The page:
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Head of school administrators group worries pandemic stress on staff could threaten future of Montana public schools

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Steven Brewer
/
Flickr

Early on in the school year the head of School Administrators of Montana visited districts across the state to check in on how reopening was going. After seeing some of the pandemic-related challenges school staff are facing this year, Kirk Miller penned an open letter to Montanans about the importance of public schools. Yellowstone Public Radio’s Olivia Weitz spoke with Miller to learn more.

Olivia Weitz: Early on in the school year you journeyed almost 2000 miles to talk with school administrators and visit schools around our state. Tell us a little bit about what you discovered along that journey.

Kirk Miller: What I discovered is that across the board, all across the state, our schools reopened with the fact that staff was very happy. Our educators, and everybody's support staff in those school environments were very happy to have children come back to school after the yearlong COVID and some remote learning that ended up happening the previous year.

Olivia: For you personally what is the role that schools play in our communities?

Kirk: The school in most of Montana and almost all of Montana communities is the center and the heart of the community. And we develop the pride and sense of pride of our community by celebrating the successes of our children.

Olivia: What did you discover as some of the shared experiences that schools are having in Montana as they reopen this school year?

Kirk: COVID has affected everybody's life, and all of us have a story, personal and professional, etc... of the impact of COVID on the environment. And that's no different in your school. And the public rallies that were held in early September, right at the opening of school, had the connotation that school districts were not listening to the citizens of the community. What I discovered is that school districts were listening.

Olivia: So I know that in rural parts of Montana, especially, recruitment and retention of teachers is something that communities struggle with. During this time what have you been hearing from teachers and administrators in terms of how this divisive climate is impacting their day-to-day lives?

Kirk: The impact of COVID now may be our largest recruitment and retention challenge. And I say that after numerous conversations with educators—that would be administrators, teachers and even support staff—they are expressing that the environment that gets created when everybody is upset with whatever the implementation is in the school environment is just not a healthy place to work. Those that are serving in our school districts are considering doing something else. There's been threats against the lives of superintendents in some school districts. There's been lots of social media contact to administrators, specifically in our school districts. We're going to see great, great numbers of impact potentially on education and the recruitment and retention of educators in Montana if we don't stop the negative kind of foisting of what's happening with COVID on your school district.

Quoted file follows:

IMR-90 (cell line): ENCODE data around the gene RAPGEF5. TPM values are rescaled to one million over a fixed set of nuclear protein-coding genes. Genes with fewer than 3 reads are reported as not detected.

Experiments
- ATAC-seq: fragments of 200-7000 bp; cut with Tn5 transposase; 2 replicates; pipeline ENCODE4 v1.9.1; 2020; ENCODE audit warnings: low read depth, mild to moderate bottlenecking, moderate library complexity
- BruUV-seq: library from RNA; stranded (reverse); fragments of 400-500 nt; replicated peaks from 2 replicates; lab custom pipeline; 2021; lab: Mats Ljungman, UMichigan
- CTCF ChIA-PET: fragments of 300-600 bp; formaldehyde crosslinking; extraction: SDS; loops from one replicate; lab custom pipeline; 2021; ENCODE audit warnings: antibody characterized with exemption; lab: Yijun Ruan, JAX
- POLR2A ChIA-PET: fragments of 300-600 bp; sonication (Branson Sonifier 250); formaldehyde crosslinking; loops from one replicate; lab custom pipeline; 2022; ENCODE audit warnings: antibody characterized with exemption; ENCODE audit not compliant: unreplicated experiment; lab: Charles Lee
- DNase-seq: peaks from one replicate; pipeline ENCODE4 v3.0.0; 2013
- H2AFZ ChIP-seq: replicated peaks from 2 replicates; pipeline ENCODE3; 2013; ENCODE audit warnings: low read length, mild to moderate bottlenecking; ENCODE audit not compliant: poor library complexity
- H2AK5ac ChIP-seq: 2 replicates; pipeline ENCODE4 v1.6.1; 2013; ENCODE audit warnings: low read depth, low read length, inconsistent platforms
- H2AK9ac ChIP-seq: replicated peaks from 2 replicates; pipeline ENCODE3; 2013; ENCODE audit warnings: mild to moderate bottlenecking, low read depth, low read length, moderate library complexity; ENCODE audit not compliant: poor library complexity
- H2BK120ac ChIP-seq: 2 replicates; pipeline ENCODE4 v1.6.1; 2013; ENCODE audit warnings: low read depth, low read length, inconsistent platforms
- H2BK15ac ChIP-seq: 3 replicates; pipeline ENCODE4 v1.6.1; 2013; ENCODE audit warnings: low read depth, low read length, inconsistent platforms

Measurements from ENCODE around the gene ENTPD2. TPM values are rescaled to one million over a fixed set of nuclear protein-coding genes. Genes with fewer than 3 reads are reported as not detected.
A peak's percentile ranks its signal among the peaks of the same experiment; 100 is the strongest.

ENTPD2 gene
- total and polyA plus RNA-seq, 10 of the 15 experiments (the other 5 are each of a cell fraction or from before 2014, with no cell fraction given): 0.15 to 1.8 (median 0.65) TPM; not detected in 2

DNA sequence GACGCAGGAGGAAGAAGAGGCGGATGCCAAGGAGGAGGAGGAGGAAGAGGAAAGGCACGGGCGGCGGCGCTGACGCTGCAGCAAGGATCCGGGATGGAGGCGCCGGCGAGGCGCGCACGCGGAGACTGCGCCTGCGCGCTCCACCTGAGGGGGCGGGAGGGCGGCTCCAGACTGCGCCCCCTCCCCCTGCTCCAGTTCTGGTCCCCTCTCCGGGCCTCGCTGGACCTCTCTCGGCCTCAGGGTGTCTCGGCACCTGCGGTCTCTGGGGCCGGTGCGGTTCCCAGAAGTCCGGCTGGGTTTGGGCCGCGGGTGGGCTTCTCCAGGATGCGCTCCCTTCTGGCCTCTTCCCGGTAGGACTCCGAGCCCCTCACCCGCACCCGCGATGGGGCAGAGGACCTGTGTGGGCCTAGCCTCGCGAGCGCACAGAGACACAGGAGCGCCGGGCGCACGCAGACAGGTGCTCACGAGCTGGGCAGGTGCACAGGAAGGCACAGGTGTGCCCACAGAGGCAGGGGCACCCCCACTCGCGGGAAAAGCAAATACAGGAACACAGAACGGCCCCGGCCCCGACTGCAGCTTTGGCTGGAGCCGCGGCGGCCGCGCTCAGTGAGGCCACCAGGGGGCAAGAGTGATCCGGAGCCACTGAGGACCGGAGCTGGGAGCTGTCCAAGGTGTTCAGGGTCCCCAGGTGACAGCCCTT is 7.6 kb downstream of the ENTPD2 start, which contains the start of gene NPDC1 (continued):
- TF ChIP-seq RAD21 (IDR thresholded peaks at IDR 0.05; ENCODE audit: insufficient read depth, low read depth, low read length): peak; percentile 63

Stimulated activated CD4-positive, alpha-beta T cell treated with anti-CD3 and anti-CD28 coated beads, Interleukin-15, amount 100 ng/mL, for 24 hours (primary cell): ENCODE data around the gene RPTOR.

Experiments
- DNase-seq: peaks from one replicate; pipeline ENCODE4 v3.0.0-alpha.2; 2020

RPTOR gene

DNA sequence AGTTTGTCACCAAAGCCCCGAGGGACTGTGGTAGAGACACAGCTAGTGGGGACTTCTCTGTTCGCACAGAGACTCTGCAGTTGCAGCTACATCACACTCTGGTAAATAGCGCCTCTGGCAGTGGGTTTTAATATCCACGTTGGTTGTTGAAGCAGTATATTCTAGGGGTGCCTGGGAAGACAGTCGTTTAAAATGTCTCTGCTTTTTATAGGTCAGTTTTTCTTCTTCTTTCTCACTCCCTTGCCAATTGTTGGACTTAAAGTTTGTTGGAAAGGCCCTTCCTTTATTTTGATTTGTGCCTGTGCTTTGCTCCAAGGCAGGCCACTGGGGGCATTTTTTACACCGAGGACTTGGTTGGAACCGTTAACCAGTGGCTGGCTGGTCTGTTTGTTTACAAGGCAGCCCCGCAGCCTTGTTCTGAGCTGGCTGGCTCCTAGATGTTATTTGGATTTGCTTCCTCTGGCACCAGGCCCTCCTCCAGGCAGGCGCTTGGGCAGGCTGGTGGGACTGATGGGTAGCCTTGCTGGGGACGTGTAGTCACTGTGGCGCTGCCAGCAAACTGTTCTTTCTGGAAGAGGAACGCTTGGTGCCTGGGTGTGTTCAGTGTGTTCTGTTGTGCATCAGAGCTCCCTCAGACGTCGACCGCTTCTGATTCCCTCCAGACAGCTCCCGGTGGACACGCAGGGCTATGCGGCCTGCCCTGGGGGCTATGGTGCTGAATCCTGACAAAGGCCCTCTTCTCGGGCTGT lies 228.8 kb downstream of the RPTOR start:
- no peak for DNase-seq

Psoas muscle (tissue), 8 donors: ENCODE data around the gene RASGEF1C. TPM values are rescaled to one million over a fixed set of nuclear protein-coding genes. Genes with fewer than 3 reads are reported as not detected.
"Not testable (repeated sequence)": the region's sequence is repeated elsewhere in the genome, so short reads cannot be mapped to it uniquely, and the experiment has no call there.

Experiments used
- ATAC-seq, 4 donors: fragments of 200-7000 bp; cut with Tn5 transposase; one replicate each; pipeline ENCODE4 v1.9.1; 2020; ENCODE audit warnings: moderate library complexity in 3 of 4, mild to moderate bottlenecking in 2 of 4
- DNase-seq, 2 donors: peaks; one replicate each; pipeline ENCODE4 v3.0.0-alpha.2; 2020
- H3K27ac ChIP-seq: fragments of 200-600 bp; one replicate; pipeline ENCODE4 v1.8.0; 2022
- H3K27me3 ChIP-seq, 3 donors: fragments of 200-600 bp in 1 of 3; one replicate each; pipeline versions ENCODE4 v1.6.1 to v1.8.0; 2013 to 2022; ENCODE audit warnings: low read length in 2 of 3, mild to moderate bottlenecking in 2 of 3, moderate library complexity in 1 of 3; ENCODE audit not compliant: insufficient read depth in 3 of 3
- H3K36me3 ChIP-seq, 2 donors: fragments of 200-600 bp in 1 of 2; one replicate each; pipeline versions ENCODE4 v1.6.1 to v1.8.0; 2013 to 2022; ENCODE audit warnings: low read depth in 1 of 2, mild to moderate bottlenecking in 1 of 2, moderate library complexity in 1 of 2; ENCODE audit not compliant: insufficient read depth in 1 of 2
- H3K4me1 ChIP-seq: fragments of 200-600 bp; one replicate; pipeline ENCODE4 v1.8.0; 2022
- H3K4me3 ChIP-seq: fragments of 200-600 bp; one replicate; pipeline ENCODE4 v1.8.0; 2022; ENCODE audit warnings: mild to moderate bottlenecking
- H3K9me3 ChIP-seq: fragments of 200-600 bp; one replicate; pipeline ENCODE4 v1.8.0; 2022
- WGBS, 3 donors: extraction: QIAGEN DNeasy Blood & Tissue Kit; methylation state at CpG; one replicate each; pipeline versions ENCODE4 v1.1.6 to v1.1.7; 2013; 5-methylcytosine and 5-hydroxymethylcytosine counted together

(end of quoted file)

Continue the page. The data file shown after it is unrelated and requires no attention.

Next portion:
Olivia: So you wrote a little bit about how some communities seem to have lost sight of the role and the importance that schools play in our communities. What's really at stake here?

Kirk: If that challenge rises to the level that the staff in our schools, the educators and the support staff, etc... no longer want to work in that environment—that's where the real harm would happen to Montana and happen to our local communities because of what I've described as recruitment and retention issues of quality educators and its impact upon our ability to keep the community public school open and providing services. And the fact that there would be a lack of service, if that community public school closed down in almost every community across Montana and the option of private kind of schooling would be out there—I believe we would leave our children with only remote digital kind of learning, charter opportunities, for the bulk of what happens in our state.

Olivia: What are you asking of community members in terms of their interactions with the school and school administrators at this time?

Kirk: I would ask that individual townspeople would consider what their local school was doing. And then once decisions are made that they would stand in support of that in protecting the health and safety of their children and keeping their school open in their community, so that everybody can go to work and everybody can have their lives get back to whatever the new normal is.

Olivia Weitz covers Bozeman and surrounding communities in Southwest Montana for Yellowstone Public Radio. She has reported for Northwest News Network and Boise State Public Radio and previously worked at a daily print newspaper. She is a graduate of the University of Puget Sound and the Transom Story Workshop.